Known hottie Megan Thee Stallion claims her label, 1501 Certified Entertainment, is stiffing her on payment and may be sabotaging the rollout for her upcoming album, Traumazine. In a now-deleted Instagram post from February 2020, Megan — legal name Megan Pete — alleges she never received payment from 1501 “in her life.” For several years, she has expressed her desire to leave the independent Houston label led by ex–baseball player Carl Crawford. On March 21, 1501 countersued the rapper over the definition of an “album,” claiming that 2021’s Something for Thee Hotties does not fulfill the requirements to be deemed an album. The countersuit follows Meg’s original February 2022 lawsuit, in which she claimed Something does count as an album and contributes to satisfying her obligations to the label. The new legal storm arrives after Megan’s previous lawsuits against 1501, in which she claimed the label barred her from releasing new music after she tried to renegotiate her contract. And on August 11, the rapper decided to release her newest album, Traumazine, after a stunted rollout plagued by song and cover-art leaks, hinting in new tweets that the leaks could have been sabotage from 1501. Below, we break down the current legal battles between Meg and 1501 and the circumstances that led to their fallout.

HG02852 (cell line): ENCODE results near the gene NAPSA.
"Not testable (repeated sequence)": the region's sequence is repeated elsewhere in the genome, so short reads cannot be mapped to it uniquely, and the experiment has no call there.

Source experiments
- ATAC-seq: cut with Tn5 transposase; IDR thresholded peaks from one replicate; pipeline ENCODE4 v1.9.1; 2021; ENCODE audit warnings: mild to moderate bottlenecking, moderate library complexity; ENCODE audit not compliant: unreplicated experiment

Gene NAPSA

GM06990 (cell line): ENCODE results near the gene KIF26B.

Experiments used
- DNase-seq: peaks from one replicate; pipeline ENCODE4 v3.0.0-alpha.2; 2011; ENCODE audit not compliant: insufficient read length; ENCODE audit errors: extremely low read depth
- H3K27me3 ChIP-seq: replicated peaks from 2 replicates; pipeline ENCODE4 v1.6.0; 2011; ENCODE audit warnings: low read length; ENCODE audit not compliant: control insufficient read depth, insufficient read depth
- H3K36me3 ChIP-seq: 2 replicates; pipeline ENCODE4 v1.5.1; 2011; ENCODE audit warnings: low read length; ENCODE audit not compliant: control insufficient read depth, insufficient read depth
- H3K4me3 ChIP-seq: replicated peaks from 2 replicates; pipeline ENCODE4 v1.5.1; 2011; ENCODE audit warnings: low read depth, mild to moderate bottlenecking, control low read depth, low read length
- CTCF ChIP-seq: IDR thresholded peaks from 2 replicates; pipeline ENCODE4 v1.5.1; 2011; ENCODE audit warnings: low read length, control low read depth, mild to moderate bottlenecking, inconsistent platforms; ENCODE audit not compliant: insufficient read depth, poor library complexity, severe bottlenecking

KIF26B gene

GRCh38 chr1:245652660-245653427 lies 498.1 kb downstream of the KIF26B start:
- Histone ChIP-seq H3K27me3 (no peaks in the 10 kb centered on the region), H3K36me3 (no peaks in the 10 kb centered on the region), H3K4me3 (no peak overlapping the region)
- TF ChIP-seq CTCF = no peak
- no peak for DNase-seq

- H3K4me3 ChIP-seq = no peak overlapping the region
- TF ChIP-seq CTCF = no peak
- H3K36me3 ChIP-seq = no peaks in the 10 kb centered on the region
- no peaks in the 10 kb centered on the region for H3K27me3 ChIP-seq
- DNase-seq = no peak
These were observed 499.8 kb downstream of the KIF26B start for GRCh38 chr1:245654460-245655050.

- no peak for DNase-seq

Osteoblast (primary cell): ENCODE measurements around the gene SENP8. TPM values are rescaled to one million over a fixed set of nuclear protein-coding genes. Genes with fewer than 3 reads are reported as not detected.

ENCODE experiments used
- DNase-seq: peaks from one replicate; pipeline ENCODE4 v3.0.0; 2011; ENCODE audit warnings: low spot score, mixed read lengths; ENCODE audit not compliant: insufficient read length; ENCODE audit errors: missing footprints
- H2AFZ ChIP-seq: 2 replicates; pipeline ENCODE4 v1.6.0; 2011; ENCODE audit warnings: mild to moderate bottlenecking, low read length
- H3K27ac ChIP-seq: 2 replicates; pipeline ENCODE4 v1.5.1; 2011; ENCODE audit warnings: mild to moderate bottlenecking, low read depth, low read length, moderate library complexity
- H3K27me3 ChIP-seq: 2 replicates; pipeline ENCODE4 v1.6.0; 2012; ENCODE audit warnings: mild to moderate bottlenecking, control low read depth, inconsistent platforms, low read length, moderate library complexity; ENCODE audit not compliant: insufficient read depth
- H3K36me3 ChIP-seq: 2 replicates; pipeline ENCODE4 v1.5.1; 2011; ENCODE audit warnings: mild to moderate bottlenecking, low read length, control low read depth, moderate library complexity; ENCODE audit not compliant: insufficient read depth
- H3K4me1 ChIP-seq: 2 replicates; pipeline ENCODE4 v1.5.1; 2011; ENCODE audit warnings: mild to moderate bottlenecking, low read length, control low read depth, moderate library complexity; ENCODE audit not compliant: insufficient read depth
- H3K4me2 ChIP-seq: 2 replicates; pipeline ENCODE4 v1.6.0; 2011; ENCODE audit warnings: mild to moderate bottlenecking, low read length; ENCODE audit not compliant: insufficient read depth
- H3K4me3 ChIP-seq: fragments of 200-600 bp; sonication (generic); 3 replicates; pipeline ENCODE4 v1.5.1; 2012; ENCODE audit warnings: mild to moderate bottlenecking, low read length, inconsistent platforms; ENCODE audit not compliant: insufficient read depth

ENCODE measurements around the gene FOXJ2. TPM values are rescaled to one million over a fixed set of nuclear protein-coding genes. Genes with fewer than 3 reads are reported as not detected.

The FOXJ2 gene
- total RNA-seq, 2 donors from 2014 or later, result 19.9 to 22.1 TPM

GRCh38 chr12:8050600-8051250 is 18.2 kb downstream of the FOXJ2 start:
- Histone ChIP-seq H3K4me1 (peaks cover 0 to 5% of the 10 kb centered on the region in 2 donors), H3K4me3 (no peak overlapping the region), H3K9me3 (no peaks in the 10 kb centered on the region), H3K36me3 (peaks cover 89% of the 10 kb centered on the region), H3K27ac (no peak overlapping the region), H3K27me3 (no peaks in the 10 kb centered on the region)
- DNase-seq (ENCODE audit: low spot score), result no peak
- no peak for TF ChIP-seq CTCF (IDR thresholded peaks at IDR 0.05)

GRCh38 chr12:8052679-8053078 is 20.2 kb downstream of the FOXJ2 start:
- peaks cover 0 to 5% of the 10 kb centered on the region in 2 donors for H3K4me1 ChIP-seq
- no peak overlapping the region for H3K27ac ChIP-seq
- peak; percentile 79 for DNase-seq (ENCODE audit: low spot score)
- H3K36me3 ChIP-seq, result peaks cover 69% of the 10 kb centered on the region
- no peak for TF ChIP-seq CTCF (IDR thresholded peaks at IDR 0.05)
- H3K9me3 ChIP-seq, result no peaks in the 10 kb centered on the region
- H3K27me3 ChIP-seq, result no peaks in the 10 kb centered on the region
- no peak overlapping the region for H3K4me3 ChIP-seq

So what is an album in this context?
If it looks like an album and sounds like an album … it still might not be an album by the legal definition.
According to Meg, an album is a 45-minute music project. By that definition, Something for Thee Hotties is a bona fide album because it exceeds the 45-minute running time by exactly two seconds. If Megan’s definition of an album is supported in court, her contract with 1501 would be fulfilled and she could finally free herself from the label and Crawford, whom she dragged in multiple tweets.
According to 1501 Certified Entertainment, Something for Thee Hotties is not album enough, relegating it to mixtape status. 1501 claimed that Something does not fulfill the 45-minute definition of an album, either, as it is “made up of 21 recordings and includes spoken interlude recordings on which MTS does not appear as well as several previously released recordings.” Instead, the label alleges that Something contains only 29 minutes of original material. Megan’s lawyer, Brad Hancock, told Complex, “This is yet another absurd attempt by 1501 to disregard Megan’s album and squeeze more money and more free work out of her for as long as possible. We will ask the court to protect Megan from this type of abuse.”
In an amended filing made on August 18, Megan suggested that 1501 may try to discount her new album, Traumazine, as well, per Rolling Stone. Steven Zager, a lawyer for the label, told the magazine it still wants “to really analyze the new album” and doesn’t “want to be unreasonable.” Megan’s new filing formally asks a judge to declare that Traumazine and Something both count as albums and thus complete her contract with 1501.
How many lawsuits are there?